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Don't Pick Fights with Princesses.


Florida’s Governor has stepped up his fight over what he considers to be suitable content for the Sunshine state’s classrooms.

The Governor, a Republican presidential hopeful and acolyte of Trump, has successfully championed a law through the Florida Senate – formally called the Parental Rights in Education bill – but nicknamed by many “Don’t Say Gay’.

The bill passed through the Republican-controlled state senate by 23-16 votes and bars classroom lessons, literature or discussions about sexual orientation and gender identity in early years’ education.

Never slow to show their support for such measures, local county’s -including the one where I live - have already drawn up lists of books which are to be withdrawn from the shelves of public libraries. It isn’t clear if a ceremonial book burning is being planned.

And in either a calculated attack on one of the state’s largest private employers or a demonstration of his exceedingly thin political skin, Governor DeSantis has now turned his ire on Florida’s most famous attraction – Disney World.

Disney has been outspoken in its opposition to ‘Don’t Say Gay’, even if it was a little slow in recognising how important an issue it was to the large LGBTQ+ cast members in its employ.

DeSantis has lashed out at anyone – teachers, community leaders, media groups, businesses, hospitality firms and lawyers – who have criticised the new rules, but his latest attack on Disney certainly elevates the fight.

Senate met this week to discuss Congressional district maps, but DeSantis told lawmakers he was “extending the call of what they are going to be considering this week… also considering termination of all special districts that were enacted in Florida prior to 1968, and that includes the Reedy Creek Improvement District’.

Reedy Creek Improvement District is the private government entity controlled by Disney and set up by the legislature in 1967 to allow government services such as zoning, fire services, utilities, roads and infrastructure to be provided by the entertainment giant.

The private government control that was awarded to Disney covers the 27,000 acres outside of Orlando and was critical to attracting the company to build its Disney World Theme Parks in the state.

Disney World is the number one visitor attraction in the US, bringing millions of international visitors to Florida each year and employing 60,000 people directly but supporting hundreds of thousands more in hotel, hospitality, restaurant and retail jobs in the state.

Republican lawmakers seem to have an appetite for a fight with Disney and the GOP Senate President and House Speaker have both backed the Governor.

Democrats have criticized the move, pointing out that Disney is a major economic mover in the state and tried to water the proposal down by inserting amendments which would call for economic impact to be determined before any vote on the issue.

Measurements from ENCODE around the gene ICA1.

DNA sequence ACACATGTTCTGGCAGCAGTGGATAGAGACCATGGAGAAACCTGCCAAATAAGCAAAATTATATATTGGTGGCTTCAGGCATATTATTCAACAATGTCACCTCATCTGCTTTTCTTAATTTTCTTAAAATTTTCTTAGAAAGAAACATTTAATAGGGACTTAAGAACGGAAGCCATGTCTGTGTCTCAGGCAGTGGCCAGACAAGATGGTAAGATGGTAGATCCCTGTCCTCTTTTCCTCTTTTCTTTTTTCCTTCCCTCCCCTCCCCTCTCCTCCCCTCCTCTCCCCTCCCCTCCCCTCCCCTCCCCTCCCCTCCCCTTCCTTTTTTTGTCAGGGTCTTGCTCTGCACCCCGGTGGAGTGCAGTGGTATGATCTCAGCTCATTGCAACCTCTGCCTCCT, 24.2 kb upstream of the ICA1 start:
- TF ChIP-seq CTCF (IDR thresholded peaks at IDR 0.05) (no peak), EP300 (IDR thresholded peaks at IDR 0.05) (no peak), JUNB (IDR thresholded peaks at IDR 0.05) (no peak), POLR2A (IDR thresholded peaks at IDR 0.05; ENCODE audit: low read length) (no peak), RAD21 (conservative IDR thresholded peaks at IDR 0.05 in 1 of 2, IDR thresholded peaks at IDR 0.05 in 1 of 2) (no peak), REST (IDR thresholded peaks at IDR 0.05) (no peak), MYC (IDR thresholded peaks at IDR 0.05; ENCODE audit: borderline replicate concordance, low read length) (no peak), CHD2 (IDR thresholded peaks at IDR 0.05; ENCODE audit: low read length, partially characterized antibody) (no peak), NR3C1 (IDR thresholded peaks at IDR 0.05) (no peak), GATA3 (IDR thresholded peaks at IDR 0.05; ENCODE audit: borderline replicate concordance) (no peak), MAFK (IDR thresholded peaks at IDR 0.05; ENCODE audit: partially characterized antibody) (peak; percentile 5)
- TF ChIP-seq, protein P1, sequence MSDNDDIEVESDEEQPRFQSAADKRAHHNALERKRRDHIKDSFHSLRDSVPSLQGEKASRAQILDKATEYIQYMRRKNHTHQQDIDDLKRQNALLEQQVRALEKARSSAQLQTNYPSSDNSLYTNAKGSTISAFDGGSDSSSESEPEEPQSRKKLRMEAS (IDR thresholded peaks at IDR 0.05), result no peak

Even those critical of the favourable terms Disney has received from Florida lawmakers are worried by DeSantis stance.

Richard Foglesong, the author of ‘Married to the Mouse’ told CBS News he had hoped ‘cooler heads would prevail’ but he believes he was wrong

I overestimated – or underestimated – Gov. DeSantis, “said the retired professor “I see this as a legitimate threat.”

Disney remained silent as the issue was debated but has suspended all political contributions in the state. With this being an important mid-term election year, that might capture the attention of Florida House members who are next to consider the Senate bill on its route to become law.

There are real financial consequences too, not just for Disney.

Effectively operating as its own county, the Reedy Creek Improvement District has had the power to issue municipal bonds, and with more than $1Billion of bonds in circulation, bondholders are worried about who will pay them back if the Improvement District is dissolved.

And that has local municipalities like Buena Vista and counties including Orange and Osceola worried.

They could suddenly find themselves responsible for repayment of the bonds and the huge costs of maintaining utilities and infrastructure in and around the Disney World complex.

Democrat State Senator Gary Farmer was critical of the rushed timing of the law and impact it could have. “We know where this came from,” he said. “It’s shoot first, ask questions later.”

So as the COVID restrictions are lifted and Florida’s entertainment and tourism industry are looking forward to the return of millions of international visitors, it seems the hot-headed Governor may be putting one of its key attractions at risk.

How ironic it would be if the absence of fairies, princesses and queens parading through Disney for the enjoyment of millions of primary and kindergarten age children was to be the downfall of the ridiculous and spiteful ‘Don’t Say Gay’ laws.


This article was first published in A Week in America

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